There are many ways to run a script from a batch file or a PowerShell script. Whether you wish to run a bat file from PowerShell script or run a PowerShell script from the batch file, the steps outlined above should provide a solid starting point. But don’t stop here! Expand your knowledge with these related posts:

How do I execute a .bat file within a PowerShell script?

To execute a .bat file from a PowerShell job, you can use the Start-Process cmdlet in PowerShell. Here’s an example:
Start-Process -FilePath "C:\path\to\file.bat"
By adding the batch file to a PowerShell script, you can have the batch file and PowerShell script run automatically when the PowerShell script executes.

Are batch files run in CMD or PowerShell?

Batch files are typically run in the Command Prompt (CMD) on Windows operating systems. However, they can also be run in PowerShell, which is a more advanced and powerful command-line shell and scripting language.

How to run a PowerShell command using a batch file?

To run a PowerShell command using the batch file, you can use the “powershell.exe” command followed by the PowerShell command you want to execute. For example, you can create a batch file with the following content:
@echo off
powershell.exe -Command "Get-Process"

How to run an Administrator command prompt from a batch file?

To run an Administrator command prompt from a batch file, you can use the runas command to run the batch file as an administrator. Here’s how you can do it:
@echo off
runas /user:Administrator "cmd /c C:\Temp\BackupDb.bat"

How to run PowerShell as admin from batch?

To run PowerShell as an administrator from a batch file, you can use the Start-Process cmdlet with the -Verb RunAs parameter to launch PowerShell with elevated privileges. Here’s how you can do it:
@echo off
powershell.exe -Command "Start-Process PowerShell -Verb RunAs"

How to run a batch file in PowerShell silently?

To run a batch file silently in PowerShell, you can use the Start-Process cmdlet with the -WindowStyle Hidden parameter or NoNewWindow switch. This will launch the batch file without displaying a window. Here are the examples:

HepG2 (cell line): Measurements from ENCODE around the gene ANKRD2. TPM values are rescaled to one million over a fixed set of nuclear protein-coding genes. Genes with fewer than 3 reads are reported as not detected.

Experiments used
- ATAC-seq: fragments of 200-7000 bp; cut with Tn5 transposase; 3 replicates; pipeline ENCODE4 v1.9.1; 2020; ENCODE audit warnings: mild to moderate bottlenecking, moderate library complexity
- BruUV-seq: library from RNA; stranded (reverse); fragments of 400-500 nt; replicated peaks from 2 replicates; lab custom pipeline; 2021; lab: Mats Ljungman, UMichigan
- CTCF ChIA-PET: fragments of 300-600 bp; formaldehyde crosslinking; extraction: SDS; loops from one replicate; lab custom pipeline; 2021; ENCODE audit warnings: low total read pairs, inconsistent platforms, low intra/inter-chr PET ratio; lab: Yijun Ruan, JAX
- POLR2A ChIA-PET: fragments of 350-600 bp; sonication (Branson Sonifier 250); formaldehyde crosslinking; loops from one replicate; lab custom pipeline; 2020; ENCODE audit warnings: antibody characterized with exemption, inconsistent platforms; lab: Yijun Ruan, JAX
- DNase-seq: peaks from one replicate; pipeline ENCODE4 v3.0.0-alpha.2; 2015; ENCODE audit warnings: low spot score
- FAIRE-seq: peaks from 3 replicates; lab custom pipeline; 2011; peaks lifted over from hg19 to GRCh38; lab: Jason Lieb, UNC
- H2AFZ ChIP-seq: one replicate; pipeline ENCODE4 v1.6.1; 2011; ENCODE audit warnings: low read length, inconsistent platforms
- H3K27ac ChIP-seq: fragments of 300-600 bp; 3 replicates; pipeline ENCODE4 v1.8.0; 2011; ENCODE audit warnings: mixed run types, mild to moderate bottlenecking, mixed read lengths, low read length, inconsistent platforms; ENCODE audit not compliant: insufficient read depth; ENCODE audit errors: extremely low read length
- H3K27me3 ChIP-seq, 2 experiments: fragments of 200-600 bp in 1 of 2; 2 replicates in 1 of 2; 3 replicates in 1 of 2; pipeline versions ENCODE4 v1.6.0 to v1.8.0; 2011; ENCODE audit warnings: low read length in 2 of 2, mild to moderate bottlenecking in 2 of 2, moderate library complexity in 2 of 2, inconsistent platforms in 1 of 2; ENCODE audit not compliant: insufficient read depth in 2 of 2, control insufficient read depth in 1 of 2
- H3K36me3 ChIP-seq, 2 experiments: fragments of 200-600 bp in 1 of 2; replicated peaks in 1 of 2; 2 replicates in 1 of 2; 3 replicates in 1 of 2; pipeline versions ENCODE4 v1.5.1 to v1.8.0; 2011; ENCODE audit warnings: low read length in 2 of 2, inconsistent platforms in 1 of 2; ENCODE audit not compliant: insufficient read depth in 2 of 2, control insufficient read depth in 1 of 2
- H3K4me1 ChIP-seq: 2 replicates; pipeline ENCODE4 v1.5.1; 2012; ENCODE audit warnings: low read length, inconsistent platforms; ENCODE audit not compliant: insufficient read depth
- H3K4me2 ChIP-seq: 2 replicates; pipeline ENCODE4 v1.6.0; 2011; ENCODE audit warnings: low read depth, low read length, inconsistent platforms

Start-Process -FilePath "C:\path\to\batchfile.bat" -WindowStyle Hidden
Start-Process -FilePath "C:\temp\Backup-Database.bat" -NoNewWindow

What is the difference between batch files and PowerShell?

Batch files and PowerShell are both scripting languages used for automating tasks, but there are some key differences between them. Batch files are simpler and more limited in functionality, while PowerShell is more powerful and versatile. PowerShell also has more advanced features and can interact with the .NET framework.

How do I run multiple PowerShell scripts from a batch file?

To run multiple PowerShell scripts from a batch file, you can use the “call” command followed by the path to each PowerShell script. For example, if you have two PowerShell scripts named “script1.ps1” and “script2.ps1”, your batch file would include the following lines:
@echo off
echo Running PowerShell scripts…
call powershell.exe -ExecutionPolicy Bypass -File "C:\temp\script1.ps1"
call powershell.exe -ExecutionPolicy Bypass -File "C:\temp\script2.ps1"
echo Done.

Salaudeen Rajack

Salaudeen Rajack - Information Technology Expert with Two-decades of hands-on experience, specializing in SharePoint, PowerShell, Microsoft 365, and related products. He has held various positions including SharePoint Architect, Administrator, Developer and consultant, has helped many organizations to implement and optimize SharePoint solutions. Known for his deep technical expertise, He's passionate about sharing the knowledge and insights to help others, through the real-world articles!